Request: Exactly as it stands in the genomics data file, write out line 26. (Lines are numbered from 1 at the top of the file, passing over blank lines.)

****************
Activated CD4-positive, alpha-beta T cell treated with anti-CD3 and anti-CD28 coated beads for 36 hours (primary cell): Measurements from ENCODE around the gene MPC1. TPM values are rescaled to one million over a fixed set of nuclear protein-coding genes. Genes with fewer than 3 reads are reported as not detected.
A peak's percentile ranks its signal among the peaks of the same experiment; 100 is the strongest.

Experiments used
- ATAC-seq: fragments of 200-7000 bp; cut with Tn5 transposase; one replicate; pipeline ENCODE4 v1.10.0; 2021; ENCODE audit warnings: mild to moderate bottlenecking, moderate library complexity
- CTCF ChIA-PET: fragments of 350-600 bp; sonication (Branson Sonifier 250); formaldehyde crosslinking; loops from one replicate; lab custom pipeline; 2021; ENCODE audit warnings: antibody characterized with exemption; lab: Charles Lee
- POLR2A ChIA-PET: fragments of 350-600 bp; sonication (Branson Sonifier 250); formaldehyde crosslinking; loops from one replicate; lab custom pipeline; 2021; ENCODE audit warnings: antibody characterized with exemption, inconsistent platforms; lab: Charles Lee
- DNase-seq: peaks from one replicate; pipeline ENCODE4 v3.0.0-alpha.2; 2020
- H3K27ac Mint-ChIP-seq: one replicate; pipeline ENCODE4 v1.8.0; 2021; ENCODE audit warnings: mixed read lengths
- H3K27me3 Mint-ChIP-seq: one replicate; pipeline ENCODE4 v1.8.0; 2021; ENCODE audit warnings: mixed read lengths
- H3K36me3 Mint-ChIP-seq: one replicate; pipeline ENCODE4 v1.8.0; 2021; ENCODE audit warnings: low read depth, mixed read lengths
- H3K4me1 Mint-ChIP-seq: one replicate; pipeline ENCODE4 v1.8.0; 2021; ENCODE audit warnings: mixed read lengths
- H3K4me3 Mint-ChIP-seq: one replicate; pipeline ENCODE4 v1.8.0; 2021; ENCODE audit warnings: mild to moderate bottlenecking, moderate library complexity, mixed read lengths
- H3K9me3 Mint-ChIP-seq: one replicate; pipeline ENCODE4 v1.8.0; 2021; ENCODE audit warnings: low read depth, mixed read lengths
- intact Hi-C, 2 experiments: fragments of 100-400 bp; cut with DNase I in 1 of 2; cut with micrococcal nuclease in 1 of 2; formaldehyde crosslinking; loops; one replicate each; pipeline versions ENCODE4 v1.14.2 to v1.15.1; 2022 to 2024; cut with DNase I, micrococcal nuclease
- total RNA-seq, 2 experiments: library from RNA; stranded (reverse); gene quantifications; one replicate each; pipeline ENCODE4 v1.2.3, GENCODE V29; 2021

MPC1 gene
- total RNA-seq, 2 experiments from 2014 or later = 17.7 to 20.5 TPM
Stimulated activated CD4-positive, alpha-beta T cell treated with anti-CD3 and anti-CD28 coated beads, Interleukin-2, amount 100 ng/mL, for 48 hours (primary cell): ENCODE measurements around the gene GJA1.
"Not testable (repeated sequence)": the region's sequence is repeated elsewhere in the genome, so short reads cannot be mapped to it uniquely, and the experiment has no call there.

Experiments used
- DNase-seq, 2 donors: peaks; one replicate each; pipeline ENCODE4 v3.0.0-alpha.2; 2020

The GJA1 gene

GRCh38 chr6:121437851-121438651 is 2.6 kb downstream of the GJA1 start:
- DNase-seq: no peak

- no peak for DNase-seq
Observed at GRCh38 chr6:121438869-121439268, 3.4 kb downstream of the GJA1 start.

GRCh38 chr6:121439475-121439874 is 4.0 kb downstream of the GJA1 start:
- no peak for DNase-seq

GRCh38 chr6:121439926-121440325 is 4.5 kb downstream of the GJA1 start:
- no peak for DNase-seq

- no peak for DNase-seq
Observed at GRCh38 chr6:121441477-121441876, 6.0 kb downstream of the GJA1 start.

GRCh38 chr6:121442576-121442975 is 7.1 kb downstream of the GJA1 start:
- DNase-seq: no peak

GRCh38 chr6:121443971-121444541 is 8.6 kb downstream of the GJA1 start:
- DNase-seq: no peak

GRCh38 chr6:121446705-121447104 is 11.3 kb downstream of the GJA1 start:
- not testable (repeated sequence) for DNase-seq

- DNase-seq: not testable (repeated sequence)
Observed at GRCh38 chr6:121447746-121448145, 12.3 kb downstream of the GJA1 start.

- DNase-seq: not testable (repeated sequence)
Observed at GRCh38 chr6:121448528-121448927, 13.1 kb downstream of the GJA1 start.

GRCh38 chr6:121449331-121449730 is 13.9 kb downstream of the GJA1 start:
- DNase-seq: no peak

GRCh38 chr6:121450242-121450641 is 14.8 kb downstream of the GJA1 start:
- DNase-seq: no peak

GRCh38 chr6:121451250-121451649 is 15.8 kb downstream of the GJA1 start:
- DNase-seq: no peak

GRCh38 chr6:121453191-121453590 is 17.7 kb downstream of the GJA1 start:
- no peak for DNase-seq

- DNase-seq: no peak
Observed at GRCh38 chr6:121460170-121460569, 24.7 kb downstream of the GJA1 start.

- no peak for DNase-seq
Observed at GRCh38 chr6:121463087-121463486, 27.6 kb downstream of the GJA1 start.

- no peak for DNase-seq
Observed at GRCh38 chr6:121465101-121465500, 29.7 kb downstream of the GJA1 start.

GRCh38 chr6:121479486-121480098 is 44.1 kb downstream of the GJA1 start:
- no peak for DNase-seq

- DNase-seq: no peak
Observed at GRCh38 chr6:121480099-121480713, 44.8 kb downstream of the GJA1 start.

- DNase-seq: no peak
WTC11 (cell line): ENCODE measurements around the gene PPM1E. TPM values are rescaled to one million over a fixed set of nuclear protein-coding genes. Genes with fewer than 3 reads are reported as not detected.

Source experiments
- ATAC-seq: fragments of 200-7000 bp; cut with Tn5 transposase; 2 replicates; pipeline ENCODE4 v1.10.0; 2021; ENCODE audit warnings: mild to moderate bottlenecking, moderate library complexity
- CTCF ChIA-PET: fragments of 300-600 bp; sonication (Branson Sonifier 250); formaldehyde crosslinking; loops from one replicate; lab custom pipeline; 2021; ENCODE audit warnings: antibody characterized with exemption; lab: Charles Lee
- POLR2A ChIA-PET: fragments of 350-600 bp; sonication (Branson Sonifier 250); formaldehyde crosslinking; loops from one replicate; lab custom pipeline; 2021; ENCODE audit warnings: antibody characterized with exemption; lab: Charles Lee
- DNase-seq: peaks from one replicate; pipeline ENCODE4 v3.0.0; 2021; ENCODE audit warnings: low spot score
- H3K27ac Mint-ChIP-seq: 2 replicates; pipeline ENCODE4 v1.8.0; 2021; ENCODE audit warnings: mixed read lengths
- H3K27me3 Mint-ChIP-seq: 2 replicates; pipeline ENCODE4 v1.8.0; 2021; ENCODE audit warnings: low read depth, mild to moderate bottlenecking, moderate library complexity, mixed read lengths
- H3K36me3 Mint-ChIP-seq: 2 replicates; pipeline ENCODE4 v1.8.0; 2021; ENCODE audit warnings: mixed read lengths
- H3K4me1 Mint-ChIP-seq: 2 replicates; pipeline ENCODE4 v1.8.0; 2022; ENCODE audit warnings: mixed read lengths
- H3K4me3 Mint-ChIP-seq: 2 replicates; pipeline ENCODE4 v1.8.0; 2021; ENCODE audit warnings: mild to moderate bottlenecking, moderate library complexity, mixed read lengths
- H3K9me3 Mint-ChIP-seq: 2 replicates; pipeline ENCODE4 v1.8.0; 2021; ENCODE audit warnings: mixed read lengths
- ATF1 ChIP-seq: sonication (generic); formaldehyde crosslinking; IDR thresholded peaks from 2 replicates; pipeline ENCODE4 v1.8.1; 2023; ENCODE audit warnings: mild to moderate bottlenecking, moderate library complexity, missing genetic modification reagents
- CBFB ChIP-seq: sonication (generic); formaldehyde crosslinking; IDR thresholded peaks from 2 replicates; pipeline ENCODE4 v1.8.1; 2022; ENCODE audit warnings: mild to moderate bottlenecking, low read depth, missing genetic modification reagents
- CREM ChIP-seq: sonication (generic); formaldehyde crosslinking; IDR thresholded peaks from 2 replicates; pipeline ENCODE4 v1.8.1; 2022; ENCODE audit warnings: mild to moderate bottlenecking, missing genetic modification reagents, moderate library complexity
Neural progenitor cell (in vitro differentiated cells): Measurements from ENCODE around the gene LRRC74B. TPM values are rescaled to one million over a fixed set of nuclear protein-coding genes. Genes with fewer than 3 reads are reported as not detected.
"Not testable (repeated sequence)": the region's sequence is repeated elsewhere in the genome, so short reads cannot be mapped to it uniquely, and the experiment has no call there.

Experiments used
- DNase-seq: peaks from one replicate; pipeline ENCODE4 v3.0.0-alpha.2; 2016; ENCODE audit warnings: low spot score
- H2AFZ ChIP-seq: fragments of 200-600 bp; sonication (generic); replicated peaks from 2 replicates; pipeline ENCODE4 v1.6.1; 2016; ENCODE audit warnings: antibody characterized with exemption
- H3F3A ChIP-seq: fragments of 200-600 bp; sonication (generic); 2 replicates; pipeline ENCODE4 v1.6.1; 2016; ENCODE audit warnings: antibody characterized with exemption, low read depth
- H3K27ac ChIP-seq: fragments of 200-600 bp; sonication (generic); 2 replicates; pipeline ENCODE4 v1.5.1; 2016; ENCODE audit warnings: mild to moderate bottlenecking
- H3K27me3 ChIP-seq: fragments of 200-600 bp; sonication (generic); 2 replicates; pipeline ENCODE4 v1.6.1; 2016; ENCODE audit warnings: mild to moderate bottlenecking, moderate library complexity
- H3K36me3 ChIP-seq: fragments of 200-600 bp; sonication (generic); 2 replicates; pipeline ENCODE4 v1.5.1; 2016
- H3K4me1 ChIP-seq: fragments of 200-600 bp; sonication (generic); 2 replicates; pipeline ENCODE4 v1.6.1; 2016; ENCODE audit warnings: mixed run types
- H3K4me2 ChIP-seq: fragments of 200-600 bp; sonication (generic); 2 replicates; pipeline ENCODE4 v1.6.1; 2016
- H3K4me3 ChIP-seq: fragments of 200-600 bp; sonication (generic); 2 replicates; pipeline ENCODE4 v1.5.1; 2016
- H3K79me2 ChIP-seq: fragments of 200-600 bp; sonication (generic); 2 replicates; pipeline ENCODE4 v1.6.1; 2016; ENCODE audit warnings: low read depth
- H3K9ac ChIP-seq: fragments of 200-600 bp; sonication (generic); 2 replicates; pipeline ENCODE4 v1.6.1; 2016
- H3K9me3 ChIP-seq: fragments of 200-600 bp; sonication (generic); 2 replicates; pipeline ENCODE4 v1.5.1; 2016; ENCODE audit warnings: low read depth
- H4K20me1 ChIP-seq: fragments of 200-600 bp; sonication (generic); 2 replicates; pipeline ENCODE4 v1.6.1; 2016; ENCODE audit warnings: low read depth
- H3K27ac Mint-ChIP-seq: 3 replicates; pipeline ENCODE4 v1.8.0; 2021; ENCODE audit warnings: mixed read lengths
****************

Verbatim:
Observed at GRCh38 chr6:121438869-121439268, 3.4 kb downstream of the GJA1 start.